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Diminishing Marginal Value

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  • Horowitz, John K.
  • List, John A.
  • McConnell, Kenneth E.

Abstract

The notion of diminishing marginal value has had a profound impact on the development of neoclassical theory. Early neoclassical scholars had considerable difficulty convincing contemporaries of the new paradigm's value until political economists, including Jevons and Walras, used the critical assumption of diminishing marginal value to link utility and demand. While diminishing marginal value remains a key component of modern economic intuition, there is surprisingly little empirical verification of its existence or level. This paper gathers field data across a myriad of subject pools--from undergraduate students to PTA members to sportscard enthusiasts--to examine several aspects of preferences in both price and exchange institutions. Examining behavior of nearly 900 subjects across several treatments, we find strong evidence of diminishing marginal value.

Suggested Citation

  • Horowitz, John K. & List, John A. & McConnell, Kenneth E., 2004. "Diminishing Marginal Value," 2004 Annual meeting, August 1-4, Denver, CO 20297, American Agricultural Economics Association (New Name 2008: Agricultural and Applied Economics Association).
  • Handle: RePEc:ags:aaea04:20297
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    References listed on IDEAS

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    1. E. Elisabet RutstrÃm, 1998. "Home-grown values and incentive compatible auction design," International Journal of Game Theory, Springer;Game Theory Society, vol. 27(3), pages 427-441.
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    3. Harrison, Glenn W, 1992. "Theory and Misbehavior of First-Price Auctions: Reply," American Economic Review, American Economic Association, vol. 82(5), pages 1426-1443, December.
    4. John A. List, 2003. "Does Market Experience Eliminate Market Anomalies?," The Quarterly Journal of Economics, Oxford University Press, vol. 118(1), pages 41-71.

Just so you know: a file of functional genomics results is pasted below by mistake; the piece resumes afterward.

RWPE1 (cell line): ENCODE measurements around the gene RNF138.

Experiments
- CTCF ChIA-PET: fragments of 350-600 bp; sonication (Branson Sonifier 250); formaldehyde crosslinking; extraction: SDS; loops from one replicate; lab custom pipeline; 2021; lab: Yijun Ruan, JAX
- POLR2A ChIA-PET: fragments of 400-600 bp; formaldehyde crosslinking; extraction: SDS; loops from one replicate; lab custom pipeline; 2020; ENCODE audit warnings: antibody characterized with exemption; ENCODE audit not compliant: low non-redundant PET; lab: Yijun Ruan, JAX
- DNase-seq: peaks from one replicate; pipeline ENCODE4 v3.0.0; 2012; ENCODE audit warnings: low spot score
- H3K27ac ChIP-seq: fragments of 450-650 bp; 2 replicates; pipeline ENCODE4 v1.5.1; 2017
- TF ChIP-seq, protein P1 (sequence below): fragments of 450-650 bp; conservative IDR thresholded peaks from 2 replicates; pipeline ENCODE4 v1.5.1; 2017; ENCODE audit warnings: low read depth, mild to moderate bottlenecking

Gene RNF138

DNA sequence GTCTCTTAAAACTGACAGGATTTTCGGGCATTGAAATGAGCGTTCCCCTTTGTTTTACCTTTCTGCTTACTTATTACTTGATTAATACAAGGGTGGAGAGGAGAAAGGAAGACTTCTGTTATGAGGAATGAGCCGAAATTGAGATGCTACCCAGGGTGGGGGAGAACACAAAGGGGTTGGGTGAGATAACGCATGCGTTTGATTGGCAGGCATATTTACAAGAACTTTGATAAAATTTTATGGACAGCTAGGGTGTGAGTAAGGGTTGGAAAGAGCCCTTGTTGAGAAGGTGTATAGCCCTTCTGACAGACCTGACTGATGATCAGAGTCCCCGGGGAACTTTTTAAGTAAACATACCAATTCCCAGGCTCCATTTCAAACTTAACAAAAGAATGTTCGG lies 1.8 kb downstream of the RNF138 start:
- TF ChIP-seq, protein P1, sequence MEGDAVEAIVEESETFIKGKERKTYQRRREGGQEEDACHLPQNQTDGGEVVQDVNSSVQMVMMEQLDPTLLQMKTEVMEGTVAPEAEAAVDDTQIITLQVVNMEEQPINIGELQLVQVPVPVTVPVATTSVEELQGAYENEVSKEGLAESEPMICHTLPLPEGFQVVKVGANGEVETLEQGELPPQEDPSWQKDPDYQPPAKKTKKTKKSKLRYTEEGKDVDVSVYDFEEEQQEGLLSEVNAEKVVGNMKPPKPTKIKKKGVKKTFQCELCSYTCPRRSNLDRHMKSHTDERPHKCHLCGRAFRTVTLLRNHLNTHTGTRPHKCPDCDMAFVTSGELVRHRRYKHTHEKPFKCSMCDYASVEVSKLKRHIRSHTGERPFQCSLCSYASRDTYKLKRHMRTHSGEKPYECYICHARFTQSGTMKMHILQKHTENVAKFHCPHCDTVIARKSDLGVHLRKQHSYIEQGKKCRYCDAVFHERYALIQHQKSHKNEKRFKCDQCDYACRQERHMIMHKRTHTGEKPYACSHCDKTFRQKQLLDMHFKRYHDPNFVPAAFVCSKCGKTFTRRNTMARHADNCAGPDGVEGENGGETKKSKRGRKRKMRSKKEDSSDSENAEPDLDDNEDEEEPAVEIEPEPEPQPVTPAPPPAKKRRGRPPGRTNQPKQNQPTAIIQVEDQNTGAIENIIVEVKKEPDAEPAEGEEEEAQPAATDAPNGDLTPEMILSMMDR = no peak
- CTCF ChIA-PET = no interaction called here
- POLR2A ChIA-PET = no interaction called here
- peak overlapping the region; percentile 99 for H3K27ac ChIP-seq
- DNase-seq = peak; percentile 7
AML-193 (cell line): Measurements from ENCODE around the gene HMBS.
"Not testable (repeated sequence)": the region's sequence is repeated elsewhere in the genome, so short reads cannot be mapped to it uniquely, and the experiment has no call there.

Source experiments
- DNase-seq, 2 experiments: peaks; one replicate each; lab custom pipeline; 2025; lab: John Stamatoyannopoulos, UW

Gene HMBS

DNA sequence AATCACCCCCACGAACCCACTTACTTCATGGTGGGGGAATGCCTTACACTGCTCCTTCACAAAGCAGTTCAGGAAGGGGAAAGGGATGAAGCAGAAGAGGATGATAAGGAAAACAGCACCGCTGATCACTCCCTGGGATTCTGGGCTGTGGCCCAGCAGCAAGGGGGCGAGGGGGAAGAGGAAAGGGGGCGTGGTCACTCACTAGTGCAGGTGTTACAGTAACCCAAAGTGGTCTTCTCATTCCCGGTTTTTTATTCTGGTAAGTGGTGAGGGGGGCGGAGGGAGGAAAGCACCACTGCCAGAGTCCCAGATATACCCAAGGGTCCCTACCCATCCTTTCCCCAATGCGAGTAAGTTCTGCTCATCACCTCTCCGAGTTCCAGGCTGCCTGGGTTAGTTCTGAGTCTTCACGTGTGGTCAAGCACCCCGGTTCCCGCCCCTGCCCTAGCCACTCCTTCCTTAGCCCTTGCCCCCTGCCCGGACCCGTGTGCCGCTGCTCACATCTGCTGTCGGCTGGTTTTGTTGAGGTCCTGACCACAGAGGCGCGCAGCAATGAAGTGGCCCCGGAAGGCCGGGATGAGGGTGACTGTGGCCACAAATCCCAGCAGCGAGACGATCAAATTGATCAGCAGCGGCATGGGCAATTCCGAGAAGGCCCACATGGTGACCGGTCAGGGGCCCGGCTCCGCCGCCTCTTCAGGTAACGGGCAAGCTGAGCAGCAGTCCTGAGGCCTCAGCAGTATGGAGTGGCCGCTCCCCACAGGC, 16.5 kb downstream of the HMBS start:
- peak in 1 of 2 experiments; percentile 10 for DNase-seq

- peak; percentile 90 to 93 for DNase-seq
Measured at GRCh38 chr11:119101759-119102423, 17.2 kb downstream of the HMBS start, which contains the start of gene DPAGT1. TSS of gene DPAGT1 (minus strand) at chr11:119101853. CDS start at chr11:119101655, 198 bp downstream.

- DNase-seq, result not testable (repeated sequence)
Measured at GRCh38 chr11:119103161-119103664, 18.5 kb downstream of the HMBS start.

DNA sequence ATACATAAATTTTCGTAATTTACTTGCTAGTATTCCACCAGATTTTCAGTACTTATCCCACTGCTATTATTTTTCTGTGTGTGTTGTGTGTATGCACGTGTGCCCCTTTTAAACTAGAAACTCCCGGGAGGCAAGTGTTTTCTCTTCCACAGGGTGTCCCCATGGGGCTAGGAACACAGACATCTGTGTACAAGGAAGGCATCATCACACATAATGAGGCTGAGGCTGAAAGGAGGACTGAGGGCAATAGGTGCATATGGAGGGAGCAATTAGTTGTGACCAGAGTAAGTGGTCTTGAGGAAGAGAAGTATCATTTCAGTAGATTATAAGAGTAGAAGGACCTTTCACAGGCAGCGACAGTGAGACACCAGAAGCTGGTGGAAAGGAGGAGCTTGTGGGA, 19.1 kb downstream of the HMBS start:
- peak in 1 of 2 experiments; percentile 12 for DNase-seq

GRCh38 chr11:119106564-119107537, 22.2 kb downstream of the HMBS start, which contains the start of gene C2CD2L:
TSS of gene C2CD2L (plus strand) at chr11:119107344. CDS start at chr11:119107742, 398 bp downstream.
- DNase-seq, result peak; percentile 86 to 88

5. Kahneman, Daniel & Knetsch, Jack L & Thaler, Richard H, 1990. "Experimental Tests of the Endowment Effect and the Coase Theorem," Journal of Political Economy, University of Chicago Press, vol. 98(6), pages 1325-1348, December.
    6. Theodore W. Schultz, 1962. "Reflections on Investment in Man," Journal of Political Economy, University of Chicago Press, vol. 70, pages 1-1.
    7. Knetsch, Jack L, 1989. "The Endowment Effect and Evidence of Nonreversible Indifference Curves," American Economic Review, American Economic Association, vol. 79(5), pages 1277-1284, December.
    8. Munro, Alistair & Sugden, Robert, 2003. "On the theory of reference-dependent preferences," Journal of Economic Behavior & Organization, Elsevier, vol. 50(4), pages 407-428, April.
    9. Horowitz, John K. & McConnell, Kenneth E., 2002. "A Review of WTA/WTP Studies," Journal of Environmental Economics and Management, Elsevier, vol. 44(3), pages 426-447, November.
    10. Gwendolyn Morrison, 1997. "Willingness to pay and willingness to accept: some evidence of an endowment effect," Applied Economics, Taylor & Francis Journals, vol. 29(4), pages 411-417.
    11. Plott, Charles R., "undated". "Laboratory Experiments in Economics: The Implications of Posted-Price Institutions," Working Papers 597, California Institute of Technology, Division of the Humanities and Social Sciences.
    12. Horowitz, John K. & McConnell, K. E., 2003. "Willingness to accept, willingness to pay and the income effect," Journal of Economic Behavior & Organization, Elsevier, vol. 51(4), pages 537-545, August.
    13. Horowitz, John K. & McConnell, K. E., 2000. "Values elicited from open-ended real experiments," Journal of Economic Behavior & Organization, Elsevier, vol. 41(3), pages 221-237, March.
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